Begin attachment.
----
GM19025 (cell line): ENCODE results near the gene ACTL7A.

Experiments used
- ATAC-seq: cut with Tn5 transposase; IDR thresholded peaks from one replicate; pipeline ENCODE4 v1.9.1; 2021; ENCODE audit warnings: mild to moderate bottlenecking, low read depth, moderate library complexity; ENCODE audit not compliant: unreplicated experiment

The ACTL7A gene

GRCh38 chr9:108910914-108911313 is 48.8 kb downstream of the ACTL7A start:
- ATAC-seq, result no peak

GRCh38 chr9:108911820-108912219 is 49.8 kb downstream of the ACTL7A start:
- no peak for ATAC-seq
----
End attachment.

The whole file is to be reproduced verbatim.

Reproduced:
GM19025 (cell line): ENCODE results near the gene ACTL7A.

Experiments used
- ATAC-seq: cut with Tn5 transposase; IDR thresholded peaks from one replicate; pipeline ENCODE4 v1.9.1; 2021; ENCODE audit warnings: mild to moderate bottlenecking, low read depth, moderate library complexity; ENCODE audit not compliant: unreplicated experiment

The ACTL7A gene

GRCh38 chr9:108910914-108911313 is 48.8 kb downstream of the ACTL7A start:
- ATAC-seq, result no peak

GRCh38 chr9:108911820-108912219 is 49.8 kb downstream of the ACTL7A start:
- no peak for ATAC-seq